This is a direct appeal by the maternal grandmother and her husband from an order of the probate court revoking their letters of guardianship and terminating their guardianship of two minor granddaughters. The appeal must be dismissed because it is procedurally infirm.
The case originated in the Probate Court of Clayton County when appellants filed a petition for letters of guardianship on November 6, 1981. The petition was accompanied by the natural mother's consent to the guardianship. An order appointing appellants as the children's guardians and letters of guardianship issued on December 7, 1981. Six years went by, and on March 3, 1988, the natural mother petitioned to dissolve the guardianship. On April 8, she moved to set aside the letters of guardianship because of lack of subject matter jurisdiction and jurisdiction of the parties. After a hearing at which the children were represented by a guardian ad litem, the probate court revoked the letters and terminated the guardianships.
Under the provisions of OCGA 15-9-120
et seq., effective July 1, 1986, appeals of "civil cases" as defined in OCGA 15-9-120
(1) from certain probate courts as defined in subsection (2) of that statute are no longer de novo in the superior court but instead either party has the right of appeal to the Supreme Court and this Court, as provided by Chapter 6 of Title 5 of the Code. OCGA 15-9-123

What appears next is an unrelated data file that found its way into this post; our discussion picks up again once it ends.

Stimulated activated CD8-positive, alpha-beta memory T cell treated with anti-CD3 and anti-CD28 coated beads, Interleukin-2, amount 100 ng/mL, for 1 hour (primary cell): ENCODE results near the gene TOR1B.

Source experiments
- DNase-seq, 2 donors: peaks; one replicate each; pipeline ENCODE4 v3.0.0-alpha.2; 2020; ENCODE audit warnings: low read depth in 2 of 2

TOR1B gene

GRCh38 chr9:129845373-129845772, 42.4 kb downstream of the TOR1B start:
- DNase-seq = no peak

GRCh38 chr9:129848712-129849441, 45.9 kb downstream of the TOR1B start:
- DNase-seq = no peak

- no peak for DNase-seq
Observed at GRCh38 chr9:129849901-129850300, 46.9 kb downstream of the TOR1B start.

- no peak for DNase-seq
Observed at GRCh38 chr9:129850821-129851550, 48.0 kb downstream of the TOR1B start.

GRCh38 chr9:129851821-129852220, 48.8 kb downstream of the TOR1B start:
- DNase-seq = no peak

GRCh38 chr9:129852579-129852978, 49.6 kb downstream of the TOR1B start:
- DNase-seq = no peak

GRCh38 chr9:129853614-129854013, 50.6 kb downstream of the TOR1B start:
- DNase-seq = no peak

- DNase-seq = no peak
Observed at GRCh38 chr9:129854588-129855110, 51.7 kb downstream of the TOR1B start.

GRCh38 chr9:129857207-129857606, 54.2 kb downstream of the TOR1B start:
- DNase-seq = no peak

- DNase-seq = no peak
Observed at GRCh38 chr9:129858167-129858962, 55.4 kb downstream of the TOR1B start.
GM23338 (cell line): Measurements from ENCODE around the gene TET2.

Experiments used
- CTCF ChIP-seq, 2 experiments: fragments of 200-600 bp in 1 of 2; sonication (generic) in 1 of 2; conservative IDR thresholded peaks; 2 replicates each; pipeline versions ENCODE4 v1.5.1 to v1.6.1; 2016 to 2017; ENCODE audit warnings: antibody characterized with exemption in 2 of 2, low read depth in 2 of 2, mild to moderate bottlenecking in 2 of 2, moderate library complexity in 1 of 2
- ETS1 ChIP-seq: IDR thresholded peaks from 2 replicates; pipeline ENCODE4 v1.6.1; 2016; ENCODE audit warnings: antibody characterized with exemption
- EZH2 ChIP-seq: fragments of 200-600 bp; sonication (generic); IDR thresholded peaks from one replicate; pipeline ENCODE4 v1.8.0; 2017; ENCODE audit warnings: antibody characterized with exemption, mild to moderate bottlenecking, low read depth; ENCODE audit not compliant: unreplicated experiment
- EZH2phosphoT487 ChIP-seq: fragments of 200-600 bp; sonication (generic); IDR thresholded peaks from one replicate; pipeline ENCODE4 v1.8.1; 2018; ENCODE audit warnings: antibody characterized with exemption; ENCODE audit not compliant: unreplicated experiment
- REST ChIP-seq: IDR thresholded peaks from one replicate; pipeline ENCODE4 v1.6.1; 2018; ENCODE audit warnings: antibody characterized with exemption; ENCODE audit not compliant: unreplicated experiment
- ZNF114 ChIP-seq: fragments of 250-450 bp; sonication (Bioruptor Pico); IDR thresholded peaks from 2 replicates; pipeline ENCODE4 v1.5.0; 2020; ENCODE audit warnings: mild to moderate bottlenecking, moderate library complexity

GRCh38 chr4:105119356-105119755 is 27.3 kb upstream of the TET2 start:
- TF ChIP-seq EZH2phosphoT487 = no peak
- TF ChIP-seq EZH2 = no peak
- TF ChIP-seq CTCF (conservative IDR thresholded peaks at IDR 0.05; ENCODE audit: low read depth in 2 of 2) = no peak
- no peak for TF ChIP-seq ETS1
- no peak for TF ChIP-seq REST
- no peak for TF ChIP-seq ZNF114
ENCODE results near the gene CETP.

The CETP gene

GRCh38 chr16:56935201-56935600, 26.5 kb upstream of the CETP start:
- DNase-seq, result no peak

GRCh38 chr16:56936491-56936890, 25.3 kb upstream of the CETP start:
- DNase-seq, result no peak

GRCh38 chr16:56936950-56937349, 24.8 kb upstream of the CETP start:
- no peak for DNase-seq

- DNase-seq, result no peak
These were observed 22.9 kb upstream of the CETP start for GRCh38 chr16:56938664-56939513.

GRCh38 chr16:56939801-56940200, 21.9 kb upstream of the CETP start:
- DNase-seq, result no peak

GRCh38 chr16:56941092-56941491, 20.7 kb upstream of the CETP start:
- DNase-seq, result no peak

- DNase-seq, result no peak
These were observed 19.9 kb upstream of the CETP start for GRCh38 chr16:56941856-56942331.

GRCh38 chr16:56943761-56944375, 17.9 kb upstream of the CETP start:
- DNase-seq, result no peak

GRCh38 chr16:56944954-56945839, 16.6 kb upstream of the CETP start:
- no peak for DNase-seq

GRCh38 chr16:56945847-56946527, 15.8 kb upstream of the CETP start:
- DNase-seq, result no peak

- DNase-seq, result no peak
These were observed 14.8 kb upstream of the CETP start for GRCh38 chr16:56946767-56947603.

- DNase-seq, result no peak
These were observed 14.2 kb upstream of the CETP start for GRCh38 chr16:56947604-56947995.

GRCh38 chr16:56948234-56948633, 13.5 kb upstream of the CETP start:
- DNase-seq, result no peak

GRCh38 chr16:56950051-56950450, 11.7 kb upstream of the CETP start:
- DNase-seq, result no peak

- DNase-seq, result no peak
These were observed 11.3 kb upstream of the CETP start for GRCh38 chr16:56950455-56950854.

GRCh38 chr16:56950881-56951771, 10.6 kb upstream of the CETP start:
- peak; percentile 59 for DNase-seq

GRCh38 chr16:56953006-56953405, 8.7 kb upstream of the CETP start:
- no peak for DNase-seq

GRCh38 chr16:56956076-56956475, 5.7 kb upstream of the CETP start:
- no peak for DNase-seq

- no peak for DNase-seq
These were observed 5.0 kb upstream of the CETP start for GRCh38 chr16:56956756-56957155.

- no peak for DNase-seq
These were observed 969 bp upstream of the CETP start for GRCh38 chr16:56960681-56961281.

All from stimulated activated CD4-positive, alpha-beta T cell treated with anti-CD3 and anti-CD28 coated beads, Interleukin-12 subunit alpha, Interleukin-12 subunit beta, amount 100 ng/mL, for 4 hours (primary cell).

(a). The Act applies to all cases filed on or after its effective date, July 1, 1986. Ga. L. 1986, p. 982 at 995. This case falls within the subsection (2) category. OCGA Vol. 42, 1988 Cum. Supp. 278; Martindale-Hubbell Law Directory 999 (Vol. II 1988).
Apparently, because the original petition for guardianship was filed in the probate court prior to the effective date of the new appeal provisions and the mother's petitions to dissolve the guardianship were filed in the same case after the effective date, appellants appealed both to this Court and de novo to the superior court in order to preserve their right to appeal.
Appellants' caution is rewarded because, even though the subject decision directly addresses the mother's 1988 petition, the guardianship case remained pending and was not finally disposed of until the order which ended the guardianships before the children reached majority. Since the origin of the case far predates the effective date of the Act, jurisdiction of the appeal properly lies in the superior court. See the estate case of Porter v. Frazier, 257 Ga. 614 (361 SE2d 825) (1987)
, which is analogous in that it is also characterized as a single "pending case" although various petitions were filed.
The appeal in this Court is dismissed without prejudice to the parties to pursue their de novo appeal in the superior court. Id.
Monroe Ferguson, Carol A. Cosgrove, Senior Assistant Attorney General, for appellee.